The Ukraine Crisis and Soft Power
For some analysts, the current crisis in Ukraine is a death knell for the concept of soft power, the idea that a crucial aspect of a country’s power is the ability to get its way through common values, attractive ideas, and ideological affinities. “Realists” see a return to power in its raw forms.
This crisis is a reminder that it is still dangerous to discount armed force, but declarations of the death of soft power are off-base, as the crisis itself demonstrates.
Soft power helped kick these events off. The trigger for the overthrow of the pro-Russian Yanukovich government was his swerve away from the European Union and its values, when he declined to sign an agreement with that bloc. Demonstrators were attracted by the EU’s way of life, not its military strength. They saw EU norms as a way to free themselves from corrupt autocracy and build a “normal” country.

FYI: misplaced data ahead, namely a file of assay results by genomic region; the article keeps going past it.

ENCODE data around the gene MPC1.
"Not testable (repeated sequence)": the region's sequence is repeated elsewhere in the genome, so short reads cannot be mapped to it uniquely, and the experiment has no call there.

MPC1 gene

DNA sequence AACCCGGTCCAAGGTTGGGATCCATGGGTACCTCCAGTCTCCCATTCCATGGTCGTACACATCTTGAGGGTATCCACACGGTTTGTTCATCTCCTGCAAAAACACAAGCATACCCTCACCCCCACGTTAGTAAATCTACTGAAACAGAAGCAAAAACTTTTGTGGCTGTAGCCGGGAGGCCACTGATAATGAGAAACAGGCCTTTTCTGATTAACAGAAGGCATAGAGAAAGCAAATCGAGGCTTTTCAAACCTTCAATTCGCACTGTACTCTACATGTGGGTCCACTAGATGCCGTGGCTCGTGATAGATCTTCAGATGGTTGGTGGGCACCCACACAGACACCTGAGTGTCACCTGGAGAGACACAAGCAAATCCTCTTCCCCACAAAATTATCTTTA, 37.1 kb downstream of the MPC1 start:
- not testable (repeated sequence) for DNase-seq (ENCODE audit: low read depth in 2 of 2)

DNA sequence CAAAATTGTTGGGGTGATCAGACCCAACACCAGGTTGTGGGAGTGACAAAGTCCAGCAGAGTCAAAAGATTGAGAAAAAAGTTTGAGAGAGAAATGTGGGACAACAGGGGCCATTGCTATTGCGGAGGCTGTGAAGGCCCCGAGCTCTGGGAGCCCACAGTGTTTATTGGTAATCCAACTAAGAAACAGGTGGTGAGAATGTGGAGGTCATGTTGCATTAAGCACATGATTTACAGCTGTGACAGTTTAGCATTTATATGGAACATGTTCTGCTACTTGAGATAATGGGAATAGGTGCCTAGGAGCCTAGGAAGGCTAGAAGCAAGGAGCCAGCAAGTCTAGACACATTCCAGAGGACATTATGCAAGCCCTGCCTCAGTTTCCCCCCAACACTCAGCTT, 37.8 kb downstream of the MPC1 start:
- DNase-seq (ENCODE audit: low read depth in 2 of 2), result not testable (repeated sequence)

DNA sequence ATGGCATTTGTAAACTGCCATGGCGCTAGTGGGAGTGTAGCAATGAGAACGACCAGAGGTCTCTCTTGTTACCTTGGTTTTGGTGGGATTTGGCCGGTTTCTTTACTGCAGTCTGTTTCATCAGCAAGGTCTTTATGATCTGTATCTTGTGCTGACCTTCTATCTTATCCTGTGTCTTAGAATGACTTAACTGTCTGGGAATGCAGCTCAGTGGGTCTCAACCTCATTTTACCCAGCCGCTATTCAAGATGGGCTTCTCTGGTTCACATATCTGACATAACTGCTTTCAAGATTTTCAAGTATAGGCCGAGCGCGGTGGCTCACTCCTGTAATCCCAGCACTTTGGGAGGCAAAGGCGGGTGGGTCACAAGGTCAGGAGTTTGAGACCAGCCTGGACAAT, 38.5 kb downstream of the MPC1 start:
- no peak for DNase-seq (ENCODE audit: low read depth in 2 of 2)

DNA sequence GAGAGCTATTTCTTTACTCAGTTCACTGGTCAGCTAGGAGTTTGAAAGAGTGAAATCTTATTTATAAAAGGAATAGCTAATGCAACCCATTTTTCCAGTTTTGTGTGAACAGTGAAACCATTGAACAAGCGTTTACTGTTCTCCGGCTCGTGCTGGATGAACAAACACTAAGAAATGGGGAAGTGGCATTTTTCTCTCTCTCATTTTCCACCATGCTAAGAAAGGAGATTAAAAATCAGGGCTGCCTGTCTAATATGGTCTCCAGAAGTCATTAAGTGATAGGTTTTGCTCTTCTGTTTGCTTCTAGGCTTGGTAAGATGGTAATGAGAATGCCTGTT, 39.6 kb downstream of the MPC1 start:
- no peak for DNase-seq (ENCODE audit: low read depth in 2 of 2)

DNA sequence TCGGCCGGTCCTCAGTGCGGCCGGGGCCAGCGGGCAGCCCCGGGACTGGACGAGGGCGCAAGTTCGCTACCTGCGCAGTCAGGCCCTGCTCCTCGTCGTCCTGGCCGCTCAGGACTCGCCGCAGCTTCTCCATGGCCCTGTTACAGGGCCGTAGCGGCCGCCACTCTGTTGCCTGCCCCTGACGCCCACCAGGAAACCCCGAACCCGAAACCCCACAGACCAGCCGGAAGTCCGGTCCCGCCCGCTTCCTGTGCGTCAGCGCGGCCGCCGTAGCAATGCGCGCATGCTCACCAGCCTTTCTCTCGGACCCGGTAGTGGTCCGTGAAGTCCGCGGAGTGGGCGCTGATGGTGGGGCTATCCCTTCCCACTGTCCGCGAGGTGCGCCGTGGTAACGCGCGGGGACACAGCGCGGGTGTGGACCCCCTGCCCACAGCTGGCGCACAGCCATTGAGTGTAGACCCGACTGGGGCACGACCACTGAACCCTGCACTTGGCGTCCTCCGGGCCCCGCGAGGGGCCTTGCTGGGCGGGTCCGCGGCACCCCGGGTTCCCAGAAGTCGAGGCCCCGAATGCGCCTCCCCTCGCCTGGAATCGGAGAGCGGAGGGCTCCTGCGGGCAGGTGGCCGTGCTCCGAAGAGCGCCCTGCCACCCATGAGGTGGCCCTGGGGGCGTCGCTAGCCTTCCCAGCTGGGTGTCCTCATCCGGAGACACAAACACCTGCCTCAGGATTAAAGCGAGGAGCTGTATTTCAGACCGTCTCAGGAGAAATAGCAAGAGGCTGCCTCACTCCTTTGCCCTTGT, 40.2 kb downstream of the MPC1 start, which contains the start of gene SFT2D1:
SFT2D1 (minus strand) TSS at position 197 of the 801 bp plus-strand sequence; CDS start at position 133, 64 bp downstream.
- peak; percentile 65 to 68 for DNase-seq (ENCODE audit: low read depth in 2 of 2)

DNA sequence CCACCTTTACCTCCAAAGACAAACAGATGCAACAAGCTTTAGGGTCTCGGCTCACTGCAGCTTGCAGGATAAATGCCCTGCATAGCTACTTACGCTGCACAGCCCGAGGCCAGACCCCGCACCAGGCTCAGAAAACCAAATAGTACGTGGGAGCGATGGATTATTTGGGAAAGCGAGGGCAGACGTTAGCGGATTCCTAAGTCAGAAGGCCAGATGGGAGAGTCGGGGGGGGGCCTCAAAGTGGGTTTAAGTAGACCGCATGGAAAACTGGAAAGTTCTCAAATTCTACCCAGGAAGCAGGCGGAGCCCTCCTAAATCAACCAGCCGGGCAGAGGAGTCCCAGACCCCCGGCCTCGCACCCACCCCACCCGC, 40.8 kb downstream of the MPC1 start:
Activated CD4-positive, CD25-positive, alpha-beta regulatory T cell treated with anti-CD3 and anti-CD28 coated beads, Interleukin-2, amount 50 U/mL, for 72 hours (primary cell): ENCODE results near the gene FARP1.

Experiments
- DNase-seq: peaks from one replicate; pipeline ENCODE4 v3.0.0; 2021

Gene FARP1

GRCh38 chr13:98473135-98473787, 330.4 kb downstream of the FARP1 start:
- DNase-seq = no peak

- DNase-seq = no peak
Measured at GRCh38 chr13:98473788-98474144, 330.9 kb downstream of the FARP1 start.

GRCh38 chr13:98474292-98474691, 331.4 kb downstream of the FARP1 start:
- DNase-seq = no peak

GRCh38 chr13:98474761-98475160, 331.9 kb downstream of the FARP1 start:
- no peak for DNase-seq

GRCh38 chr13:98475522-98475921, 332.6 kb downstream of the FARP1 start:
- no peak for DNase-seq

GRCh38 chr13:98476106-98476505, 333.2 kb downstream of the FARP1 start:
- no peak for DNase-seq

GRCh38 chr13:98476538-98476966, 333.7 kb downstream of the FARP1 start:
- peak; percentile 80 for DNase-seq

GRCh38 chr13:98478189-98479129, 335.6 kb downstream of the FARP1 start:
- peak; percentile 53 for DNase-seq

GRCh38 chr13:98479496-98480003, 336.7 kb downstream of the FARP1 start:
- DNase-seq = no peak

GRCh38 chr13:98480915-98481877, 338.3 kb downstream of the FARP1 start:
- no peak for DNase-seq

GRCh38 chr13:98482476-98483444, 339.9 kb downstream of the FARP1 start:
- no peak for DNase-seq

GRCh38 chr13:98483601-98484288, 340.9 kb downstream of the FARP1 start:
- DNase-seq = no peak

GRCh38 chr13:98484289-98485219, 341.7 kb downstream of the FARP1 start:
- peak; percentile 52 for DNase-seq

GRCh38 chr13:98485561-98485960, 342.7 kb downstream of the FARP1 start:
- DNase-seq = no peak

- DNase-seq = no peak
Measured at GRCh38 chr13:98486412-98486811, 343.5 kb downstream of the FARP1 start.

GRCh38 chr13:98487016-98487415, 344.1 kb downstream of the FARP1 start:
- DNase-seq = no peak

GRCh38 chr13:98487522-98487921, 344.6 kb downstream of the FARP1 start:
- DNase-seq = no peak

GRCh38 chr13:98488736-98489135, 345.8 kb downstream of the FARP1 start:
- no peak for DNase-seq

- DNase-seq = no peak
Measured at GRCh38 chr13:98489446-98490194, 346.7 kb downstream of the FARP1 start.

Lack of soft power seems to have made Russia desperate. Rather than trying to protect its interests and assuage its concerns by going to the Ukrainian people and the international community, Russia had so little confidence in its soft power that it turned to clumsy armed bluster, sounding alarms in every neighbor, even the friendly autocracies sympathetic to Putin’s Eurasian Union project.
Russia lacks the soft power even to tell its version of events successfully. Despite numerous gray areas to work with, Russia can neither find an audience, nor deploy the soft power skills to put forward its storyline adeptly. Indeed, its heavy reliance on hard power in the past has left it saddled with images of aggression and conquest, and almost devoid of real friends in the world. The Crimea imbroglio is not going to help.
Countries are much better served if they can deploy a full suite of the components of power, and this is being reinforced by the rising role of public opinion, which now affects policy even in non-democratic states such as China. For lack of soft power, Russia has hurt its own interests.